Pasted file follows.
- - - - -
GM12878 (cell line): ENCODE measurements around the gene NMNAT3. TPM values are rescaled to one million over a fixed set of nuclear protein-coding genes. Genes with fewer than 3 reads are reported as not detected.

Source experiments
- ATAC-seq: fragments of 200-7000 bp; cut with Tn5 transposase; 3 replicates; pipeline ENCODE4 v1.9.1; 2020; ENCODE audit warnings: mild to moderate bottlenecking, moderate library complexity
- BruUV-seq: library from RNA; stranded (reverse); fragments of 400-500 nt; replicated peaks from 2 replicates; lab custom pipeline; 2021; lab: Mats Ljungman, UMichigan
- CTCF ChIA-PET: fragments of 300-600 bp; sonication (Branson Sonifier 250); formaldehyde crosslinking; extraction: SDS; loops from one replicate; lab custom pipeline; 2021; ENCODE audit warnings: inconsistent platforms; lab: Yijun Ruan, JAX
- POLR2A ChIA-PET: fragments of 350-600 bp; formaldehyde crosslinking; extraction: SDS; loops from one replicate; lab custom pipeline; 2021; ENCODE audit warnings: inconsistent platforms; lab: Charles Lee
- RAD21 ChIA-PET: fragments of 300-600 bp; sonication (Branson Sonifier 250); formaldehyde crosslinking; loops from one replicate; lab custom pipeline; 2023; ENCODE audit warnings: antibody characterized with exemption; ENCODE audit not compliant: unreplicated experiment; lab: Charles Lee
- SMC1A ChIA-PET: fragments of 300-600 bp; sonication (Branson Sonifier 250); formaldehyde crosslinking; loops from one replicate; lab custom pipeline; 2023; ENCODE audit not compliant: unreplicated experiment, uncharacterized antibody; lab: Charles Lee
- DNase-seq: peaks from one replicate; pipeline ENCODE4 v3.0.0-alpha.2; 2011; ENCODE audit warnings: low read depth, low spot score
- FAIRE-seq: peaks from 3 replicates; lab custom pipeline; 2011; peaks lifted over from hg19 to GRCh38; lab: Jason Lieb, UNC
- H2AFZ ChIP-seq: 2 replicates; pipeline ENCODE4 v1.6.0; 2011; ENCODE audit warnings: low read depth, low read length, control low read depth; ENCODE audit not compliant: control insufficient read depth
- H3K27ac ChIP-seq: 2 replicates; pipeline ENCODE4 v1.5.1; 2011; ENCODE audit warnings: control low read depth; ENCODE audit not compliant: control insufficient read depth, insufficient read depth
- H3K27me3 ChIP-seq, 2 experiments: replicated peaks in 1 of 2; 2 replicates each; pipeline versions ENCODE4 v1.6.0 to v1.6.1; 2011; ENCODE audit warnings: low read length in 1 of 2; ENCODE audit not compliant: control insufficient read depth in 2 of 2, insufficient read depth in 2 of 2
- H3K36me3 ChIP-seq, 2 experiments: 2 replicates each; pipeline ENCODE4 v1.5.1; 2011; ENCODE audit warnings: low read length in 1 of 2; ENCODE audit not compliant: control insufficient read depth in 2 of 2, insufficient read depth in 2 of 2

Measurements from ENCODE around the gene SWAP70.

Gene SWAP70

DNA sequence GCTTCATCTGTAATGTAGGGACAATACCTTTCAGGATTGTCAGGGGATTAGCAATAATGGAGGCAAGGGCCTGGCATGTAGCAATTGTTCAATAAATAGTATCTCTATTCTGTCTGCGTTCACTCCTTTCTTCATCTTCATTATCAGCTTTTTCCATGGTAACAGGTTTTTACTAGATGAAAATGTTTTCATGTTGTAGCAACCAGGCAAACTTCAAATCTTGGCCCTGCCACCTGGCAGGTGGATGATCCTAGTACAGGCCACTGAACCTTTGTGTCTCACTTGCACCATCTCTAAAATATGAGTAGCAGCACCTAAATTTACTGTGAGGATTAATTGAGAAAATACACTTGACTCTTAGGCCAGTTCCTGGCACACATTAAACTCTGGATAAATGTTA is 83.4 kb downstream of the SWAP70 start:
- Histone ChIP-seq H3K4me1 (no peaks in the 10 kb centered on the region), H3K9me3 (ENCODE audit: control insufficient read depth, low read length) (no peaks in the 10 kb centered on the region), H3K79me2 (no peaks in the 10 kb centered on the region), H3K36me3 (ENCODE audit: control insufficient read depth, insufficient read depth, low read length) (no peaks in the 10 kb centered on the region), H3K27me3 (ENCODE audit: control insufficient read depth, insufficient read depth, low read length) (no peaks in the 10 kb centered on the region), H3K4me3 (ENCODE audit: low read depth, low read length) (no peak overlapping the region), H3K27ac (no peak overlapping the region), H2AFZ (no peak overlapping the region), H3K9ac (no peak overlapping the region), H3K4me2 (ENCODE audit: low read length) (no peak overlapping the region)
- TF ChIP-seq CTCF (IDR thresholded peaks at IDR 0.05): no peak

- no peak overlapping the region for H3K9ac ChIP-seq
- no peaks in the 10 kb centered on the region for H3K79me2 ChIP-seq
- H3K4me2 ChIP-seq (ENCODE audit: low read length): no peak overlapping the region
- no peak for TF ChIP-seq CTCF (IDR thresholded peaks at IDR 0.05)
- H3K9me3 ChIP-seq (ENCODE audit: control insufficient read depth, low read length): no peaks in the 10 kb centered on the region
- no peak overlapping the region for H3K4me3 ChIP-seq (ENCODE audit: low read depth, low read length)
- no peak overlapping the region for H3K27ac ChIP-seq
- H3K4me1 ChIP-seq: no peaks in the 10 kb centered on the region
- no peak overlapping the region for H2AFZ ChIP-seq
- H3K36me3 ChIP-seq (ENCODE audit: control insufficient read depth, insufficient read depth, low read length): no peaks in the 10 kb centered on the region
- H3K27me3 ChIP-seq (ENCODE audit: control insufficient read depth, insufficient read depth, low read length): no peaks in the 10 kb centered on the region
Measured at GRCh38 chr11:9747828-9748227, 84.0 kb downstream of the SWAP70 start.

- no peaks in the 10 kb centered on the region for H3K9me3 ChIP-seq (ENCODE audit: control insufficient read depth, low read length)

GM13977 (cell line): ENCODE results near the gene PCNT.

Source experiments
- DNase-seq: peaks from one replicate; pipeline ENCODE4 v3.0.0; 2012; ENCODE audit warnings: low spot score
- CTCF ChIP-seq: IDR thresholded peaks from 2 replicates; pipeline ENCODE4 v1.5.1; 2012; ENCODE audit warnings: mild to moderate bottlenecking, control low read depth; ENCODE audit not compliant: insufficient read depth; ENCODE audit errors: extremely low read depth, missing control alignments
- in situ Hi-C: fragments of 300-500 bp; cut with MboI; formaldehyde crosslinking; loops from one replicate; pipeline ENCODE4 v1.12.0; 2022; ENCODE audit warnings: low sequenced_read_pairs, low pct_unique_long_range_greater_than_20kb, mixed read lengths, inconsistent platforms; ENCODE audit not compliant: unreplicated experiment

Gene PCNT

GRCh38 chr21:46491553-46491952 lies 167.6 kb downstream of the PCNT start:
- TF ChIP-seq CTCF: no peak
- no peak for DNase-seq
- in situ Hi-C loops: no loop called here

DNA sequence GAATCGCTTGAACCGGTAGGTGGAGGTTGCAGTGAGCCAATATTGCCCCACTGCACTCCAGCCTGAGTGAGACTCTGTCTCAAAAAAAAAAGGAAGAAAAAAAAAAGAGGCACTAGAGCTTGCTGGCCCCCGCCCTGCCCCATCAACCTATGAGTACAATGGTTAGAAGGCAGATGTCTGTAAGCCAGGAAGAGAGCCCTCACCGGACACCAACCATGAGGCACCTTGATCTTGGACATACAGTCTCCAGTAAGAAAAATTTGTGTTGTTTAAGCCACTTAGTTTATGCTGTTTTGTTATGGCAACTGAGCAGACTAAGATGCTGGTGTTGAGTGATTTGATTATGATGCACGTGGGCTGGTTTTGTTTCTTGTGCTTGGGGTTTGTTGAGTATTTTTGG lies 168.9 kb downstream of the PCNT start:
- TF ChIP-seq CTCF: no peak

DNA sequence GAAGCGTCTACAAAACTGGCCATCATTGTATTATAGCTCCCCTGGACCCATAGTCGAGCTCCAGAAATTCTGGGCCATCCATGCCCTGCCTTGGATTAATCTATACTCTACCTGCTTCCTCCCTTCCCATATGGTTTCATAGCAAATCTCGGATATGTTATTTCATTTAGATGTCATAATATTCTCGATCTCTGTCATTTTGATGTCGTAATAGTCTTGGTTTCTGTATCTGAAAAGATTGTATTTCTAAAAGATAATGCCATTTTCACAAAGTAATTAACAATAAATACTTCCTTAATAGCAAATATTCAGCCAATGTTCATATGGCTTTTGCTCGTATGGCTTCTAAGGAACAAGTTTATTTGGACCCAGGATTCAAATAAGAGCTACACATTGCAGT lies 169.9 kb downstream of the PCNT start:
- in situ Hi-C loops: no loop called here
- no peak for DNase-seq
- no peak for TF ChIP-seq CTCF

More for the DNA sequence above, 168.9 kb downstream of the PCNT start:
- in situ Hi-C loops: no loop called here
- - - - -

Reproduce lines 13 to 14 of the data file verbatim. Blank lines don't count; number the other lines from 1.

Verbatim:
- H3K27me3 ChIP-seq, 2 experiments: replicated peaks in 1 of 2; 2 replicates each; pipeline versions ENCODE4 v1.6.0 to v1.6.1; 2011; ENCODE audit warnings: low read length in 1 of 2; ENCODE audit not compliant: control insufficient read depth in 2 of 2, insufficient read depth in 2 of 2
- H3K36me3 ChIP-seq, 2 experiments: 2 replicates each; pipeline ENCODE4 v1.5.1; 2011; ENCODE audit warnings: low read length in 1 of 2; ENCODE audit not compliant: control insufficient read depth in 2 of 2, insufficient read depth in 2 of 2